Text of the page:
Florida DOT’s Perdue Testifies at Grant Program Hearing

The House of Representatives Committee on Transportation and Infrastructure held a hearing on March 7 to elicit industry perspectives regarding the discretionary grant programs overseen by the U.S. Department of Transportation.

[Above photo by House T&I committee]

Rep. Sam Graves (R-MO), chairman of the House T&I committee, noted in his opening remarks that the Infrastructure Investment and Jobs Act or IIJA authorized $196 billion over five years for new and existing USDOT competitive grant programs – representing 30 percent of total IIJA funding.

Rep. Graves. Image via the House T&I committee.

That is why he said the House T&I committee “has a keen interest in ensuring these taxpayer-funded grants follow the intent of the law and support projects that actually improve our nation’s infrastructure network and supply chain.,” he said.

“As [we] prepare for the next highway bill in the next Congress, it is important that we continue to ensure the best use of our infrastructure funding and find ways to improve the grant process,” Rep, Graves emphasized.

Rep. Rick Larsen (D-WA), the ranking member on the House T&I committee, noted at the hearing that he “welcomed the opportunity” to look at how to make USDOT grant programs better.

“As a former county council member, I can assure you that I understand the frustration that counties and cities have in accessing federal money, and why sometimes they choose not to,” he said in his remarks.

Rep. Larsen. Photo via the House T&I committee.

“There is one area where state legislatures, state DOTs, local governments, city, county, and tribal governments all agree: there is never enough money from the federal government when it comes to transportation funding,” Rep. Larsen added. “We can all agree on that as we look forward to 2026, when we have to do this all over again, and we should keep that in mind as we are trying to improve the process.”

Four witnesses provided testimony at the hearing: Alan Winders, presiding commissioner for Audrain County, MO, on behalf of National Association of Counties; Chuck Baker, president of the American Short Line and Regional Railroad Association; Amy O’Leary, executive director of the Southeast Michigan Council of Governments; and Jared Perdue, secretary of the Florida Department of Transportation.

Florida DOT’s Perdue noted in his testimony that previous federal transportation authorizations placed an emphasis on formula-based funding, which provided flexibility by the state departments of transportation to advance state-specific infrastructure goals.

Florida DOT’s Perdue. Photo via the House T&I committee.

“Now, with IIJA, the number of competitive grant programs has skyrocketed from 13 to 45, placing less emphasis on states’ needs with more decisions being made top-down,” he stressed. “With the increase in discretionary programs, Florida DOT and local entities are required to compete for federal funding, which is timely, costly, and an overall burden to states and our local partners who want to deliver infrastructure, not wade through federal bureaucracy.”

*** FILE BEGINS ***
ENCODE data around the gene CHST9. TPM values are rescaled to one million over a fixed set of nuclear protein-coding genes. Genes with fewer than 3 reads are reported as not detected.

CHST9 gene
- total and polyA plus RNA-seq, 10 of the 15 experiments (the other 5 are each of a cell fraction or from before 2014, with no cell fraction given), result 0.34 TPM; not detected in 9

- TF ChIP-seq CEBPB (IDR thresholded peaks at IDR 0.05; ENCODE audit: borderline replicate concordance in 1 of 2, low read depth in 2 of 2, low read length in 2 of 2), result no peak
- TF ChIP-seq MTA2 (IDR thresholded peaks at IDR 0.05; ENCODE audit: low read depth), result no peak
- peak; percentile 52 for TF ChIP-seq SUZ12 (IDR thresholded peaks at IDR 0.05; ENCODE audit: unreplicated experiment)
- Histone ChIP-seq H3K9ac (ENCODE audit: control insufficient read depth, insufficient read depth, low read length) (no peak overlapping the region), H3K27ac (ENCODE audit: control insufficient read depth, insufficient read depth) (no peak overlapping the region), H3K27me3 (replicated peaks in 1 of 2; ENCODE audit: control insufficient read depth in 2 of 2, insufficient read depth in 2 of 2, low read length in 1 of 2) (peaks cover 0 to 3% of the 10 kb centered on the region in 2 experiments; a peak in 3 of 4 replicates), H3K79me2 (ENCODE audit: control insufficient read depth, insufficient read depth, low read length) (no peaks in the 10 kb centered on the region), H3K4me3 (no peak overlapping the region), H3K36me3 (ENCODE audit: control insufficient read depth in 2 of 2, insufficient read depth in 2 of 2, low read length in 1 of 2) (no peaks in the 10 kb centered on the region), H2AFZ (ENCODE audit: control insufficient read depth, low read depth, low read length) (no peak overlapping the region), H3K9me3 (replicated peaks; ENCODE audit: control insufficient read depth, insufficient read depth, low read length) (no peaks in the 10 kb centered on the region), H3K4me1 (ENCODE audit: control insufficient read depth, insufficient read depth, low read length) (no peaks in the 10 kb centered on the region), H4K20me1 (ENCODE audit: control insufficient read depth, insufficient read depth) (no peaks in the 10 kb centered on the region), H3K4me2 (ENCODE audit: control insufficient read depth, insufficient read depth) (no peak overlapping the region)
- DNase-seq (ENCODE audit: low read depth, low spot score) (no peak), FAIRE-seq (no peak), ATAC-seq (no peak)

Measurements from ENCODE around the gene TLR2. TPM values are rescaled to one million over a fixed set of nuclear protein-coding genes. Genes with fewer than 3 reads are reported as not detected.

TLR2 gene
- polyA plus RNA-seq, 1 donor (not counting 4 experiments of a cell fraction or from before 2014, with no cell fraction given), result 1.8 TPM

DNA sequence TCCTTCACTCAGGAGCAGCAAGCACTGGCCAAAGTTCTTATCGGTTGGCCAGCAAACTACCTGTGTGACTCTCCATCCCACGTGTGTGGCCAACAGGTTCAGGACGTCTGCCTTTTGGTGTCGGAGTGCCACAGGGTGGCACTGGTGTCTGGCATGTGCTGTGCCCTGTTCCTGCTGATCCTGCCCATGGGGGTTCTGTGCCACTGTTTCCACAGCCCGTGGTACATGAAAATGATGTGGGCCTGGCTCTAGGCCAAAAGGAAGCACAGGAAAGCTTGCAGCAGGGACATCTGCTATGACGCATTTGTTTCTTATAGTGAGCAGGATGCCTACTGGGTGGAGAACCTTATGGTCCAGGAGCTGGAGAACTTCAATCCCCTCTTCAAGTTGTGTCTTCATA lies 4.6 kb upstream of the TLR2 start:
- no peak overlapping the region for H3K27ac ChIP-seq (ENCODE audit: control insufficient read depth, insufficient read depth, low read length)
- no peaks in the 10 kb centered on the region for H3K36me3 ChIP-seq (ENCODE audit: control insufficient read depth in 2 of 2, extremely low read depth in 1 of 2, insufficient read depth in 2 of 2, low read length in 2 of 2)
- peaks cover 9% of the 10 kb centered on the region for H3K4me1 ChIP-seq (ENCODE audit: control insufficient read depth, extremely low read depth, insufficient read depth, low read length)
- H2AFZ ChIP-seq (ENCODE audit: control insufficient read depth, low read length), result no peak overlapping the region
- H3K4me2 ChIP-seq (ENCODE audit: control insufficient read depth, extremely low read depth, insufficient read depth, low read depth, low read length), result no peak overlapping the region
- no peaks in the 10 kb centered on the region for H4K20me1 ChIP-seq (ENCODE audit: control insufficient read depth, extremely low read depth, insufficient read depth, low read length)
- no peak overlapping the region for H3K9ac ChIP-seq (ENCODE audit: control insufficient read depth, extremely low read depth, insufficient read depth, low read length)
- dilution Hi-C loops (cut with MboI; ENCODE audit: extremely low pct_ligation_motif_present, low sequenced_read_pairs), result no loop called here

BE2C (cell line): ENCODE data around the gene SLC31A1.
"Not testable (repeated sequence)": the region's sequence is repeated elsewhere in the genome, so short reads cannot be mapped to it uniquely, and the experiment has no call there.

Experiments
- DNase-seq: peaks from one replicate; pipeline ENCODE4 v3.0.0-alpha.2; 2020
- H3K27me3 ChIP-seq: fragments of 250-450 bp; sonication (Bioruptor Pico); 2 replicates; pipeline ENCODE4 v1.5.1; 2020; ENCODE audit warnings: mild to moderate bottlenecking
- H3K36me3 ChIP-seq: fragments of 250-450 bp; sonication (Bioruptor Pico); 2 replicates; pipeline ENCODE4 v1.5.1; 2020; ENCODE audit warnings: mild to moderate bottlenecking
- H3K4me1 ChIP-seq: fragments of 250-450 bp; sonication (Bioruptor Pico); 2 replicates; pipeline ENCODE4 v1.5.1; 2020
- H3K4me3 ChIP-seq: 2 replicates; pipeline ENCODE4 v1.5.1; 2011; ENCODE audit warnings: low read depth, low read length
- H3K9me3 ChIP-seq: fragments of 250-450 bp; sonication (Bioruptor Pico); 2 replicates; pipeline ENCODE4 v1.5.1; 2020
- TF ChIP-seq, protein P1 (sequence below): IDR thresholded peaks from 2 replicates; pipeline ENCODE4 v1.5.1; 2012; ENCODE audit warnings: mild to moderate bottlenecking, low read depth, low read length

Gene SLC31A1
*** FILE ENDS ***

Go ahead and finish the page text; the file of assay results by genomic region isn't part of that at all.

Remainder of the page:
Perdue noted that, under traditional formula funding, states rely on their calculated apportionment to best plan for programming and delivering projects for their communities. “Historically, states have received 90 percent of total surface transportation apportionments in formula program,” he said.

Perdue also pointed out that the time lag between applying for a grant and receiving one – if even selected – can create further fiscal complications.

“By the time a grant award is realized for a community, the effects of inflation – compounded by an 18 to 24 month delay in awards – have immediately driven project finances into the red,” he said. “Many state DOTs, cities, counties, MPOs [metropolitan planning organizations], and local agencies bear the responsibility of cost overruns due to the combination of inflation and slow agreements and authorizations.”

In sum, Perdue argued that the USDOT’s current discretionary grant process creates burdens for state DOTs and all applicants, and that

“Formula allocation of funds is more efficient and allows states to actually deliver infrastructure that is specific to their state and supported by their communities,” he said. “Florida DOT encourages Congress to lay the groundwork for the next transportation authorization that revives stronger formula funding.”

Related articles